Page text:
Raymond Carver

Raymond Carver was interviewed in Edinburgh by Kasia Boddy in June of last year.

When I came to the writing of these poems I hadn’t written any for about two years. I’d been writing stories, and I didn’t know if I’d ever write any more poems. I felt writing poetry might have passed out of my life. I lamented that, but it didn’t seem as if there was anything I could consciously do about it. Then I went from Syracuse, New York out to Washington State, with the intention of writing fiction. In the house in Washington, after I had sat still for about a week, not writing at all, I wrote a poem one night. And the next morning I got up and wrote another poem, and before the day was over I had three poems. And I kept writing like this for, I think, 65 days. And I had a book – a full book. I had about a hundred and twenty poems – more than enough for a book. I quit writing then and went with Tess on a trip to South America. Then about three months later, back home again, I started writing poems once more. I wrote the rest of the poems that make up the book. In the space of about eighteen months – it was an extraordinary time – I wrote two hundred and fifty to three hundred poems. I’ve never had a time quite like it in my life. When I was writing these poems I was entirely happy. I could have died then, and I would have died happy. Then, for whatever reason, I stopped writing poems and went back to writing stories, and it is likely I have enough stories now for a new book. But I’ve started writing poems again recently! It’s a good time in my life right now. I’m writing stories, and I’m writing poems. When I began writing stories again, all the poems that are in this book seemed like nothing less than a great gift to me. It is a mystery to me now where they came from. But I began as a poet. My first publication was a poem. So I suppose on my tombstone I’d be very pleased if they put ‘poet gad short-story writer – and occasional essayist’. In that order.’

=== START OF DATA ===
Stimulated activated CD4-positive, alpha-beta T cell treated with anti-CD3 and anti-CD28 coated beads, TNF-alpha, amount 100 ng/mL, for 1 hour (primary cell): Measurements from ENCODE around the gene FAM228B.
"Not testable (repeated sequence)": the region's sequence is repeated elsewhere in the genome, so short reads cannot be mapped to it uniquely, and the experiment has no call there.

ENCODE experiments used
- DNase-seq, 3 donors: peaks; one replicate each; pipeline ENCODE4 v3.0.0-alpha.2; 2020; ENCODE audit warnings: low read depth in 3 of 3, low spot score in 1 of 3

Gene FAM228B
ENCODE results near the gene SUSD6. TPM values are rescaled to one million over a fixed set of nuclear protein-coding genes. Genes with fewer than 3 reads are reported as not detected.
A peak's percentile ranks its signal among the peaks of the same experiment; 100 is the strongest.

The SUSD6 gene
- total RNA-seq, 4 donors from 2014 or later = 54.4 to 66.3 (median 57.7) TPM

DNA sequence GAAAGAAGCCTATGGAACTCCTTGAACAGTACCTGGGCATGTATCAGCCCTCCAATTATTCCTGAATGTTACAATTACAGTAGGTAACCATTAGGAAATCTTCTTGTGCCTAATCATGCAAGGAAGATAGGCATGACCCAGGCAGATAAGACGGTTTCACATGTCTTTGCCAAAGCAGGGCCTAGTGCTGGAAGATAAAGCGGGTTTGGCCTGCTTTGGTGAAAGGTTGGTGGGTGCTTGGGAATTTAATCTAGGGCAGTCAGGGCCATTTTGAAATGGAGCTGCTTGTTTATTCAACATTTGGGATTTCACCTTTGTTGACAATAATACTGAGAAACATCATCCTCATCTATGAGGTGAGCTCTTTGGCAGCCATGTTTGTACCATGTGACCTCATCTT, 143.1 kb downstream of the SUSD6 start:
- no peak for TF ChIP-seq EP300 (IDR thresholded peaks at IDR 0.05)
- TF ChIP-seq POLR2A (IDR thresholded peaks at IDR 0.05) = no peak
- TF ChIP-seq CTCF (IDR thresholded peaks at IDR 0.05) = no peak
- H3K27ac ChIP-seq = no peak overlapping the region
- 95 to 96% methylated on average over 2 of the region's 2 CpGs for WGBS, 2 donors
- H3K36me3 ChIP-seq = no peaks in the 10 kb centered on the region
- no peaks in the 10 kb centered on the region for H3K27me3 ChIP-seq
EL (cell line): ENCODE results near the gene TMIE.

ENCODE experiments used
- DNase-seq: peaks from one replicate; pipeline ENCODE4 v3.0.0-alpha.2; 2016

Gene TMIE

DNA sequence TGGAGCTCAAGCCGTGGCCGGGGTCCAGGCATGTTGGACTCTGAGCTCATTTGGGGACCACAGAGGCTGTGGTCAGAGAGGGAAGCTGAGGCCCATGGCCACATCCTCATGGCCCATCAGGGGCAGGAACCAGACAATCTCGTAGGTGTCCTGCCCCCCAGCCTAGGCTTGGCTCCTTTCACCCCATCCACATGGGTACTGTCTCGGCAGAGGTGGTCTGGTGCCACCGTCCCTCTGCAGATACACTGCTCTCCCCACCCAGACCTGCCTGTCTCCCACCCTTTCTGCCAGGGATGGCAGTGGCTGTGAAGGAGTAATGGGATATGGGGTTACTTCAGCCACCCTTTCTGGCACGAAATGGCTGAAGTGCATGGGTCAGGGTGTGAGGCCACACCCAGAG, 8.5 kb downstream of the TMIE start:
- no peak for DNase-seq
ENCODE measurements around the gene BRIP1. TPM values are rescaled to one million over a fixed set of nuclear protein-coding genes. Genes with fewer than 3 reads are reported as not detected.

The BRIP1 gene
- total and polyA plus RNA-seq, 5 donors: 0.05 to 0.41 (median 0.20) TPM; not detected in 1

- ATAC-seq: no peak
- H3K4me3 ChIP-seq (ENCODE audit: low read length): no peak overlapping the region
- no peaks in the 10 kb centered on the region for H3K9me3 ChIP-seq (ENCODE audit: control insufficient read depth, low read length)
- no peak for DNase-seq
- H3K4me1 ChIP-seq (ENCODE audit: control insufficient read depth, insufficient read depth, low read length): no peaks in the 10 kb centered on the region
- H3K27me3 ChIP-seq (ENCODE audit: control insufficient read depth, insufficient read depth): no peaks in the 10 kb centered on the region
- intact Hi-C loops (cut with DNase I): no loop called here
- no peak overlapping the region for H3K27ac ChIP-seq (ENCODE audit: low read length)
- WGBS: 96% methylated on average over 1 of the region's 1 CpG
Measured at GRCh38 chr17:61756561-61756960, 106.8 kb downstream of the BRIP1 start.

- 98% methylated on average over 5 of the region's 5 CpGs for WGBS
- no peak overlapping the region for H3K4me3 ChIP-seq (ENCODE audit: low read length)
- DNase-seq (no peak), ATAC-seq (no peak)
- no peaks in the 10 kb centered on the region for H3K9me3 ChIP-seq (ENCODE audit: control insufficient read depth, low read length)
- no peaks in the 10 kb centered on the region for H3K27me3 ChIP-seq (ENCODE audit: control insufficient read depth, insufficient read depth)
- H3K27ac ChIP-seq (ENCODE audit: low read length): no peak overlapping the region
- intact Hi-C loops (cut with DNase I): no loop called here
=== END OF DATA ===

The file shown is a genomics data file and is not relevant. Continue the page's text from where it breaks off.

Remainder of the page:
No Tricks: Raymond Carver

Frank Kermode, 19 October 2000

Raymond Carver was much taken with the idea that every writer creates a distinctive world: ‘Every great or even very good writer makes the world over according to his own specifications...

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Why the birthday party didn’t happen

Michael Wood, 10 March 1994

Robert Altman’s Short Cuts is a long, loose-looking movie, but the looseness is an effect, carefully worked for. Plenty of themes recur throughout – insecurity, chance, rage, damage,...

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What the doctor said

Edna Longley, 22 March 1990

Most books offered as poetry never leave the condition of prose – which is not to say they are good prose. But when a prose voice enters poetry, it can clear and freshen the air. Beside...

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Less and More

Adam Begley, 15 September 1988

Raymond Carver, acclaimed shot-story writer and poet, died on 2 August. A painstaking craftsman, he wrote most often about working-class Americans whose lives are, or have been, on the verge of...

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Dirty Realist

Michael Foley, 2 May 1985

Raymond Carver is a typically American hero, a kind of literary Rocky – janitor, delivery man, sawmill operator, servicestation attendant, an uneducated alcoholic no-hoper who rises to...

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Other Things

J.I.M. Stewart, 2 February 1984

An inexpert but frequently impressive first novel, Soor Hearts is set in Shetland in the early years of this century. Magnus Doull, having sailed before the mast for ten years, returns to the...

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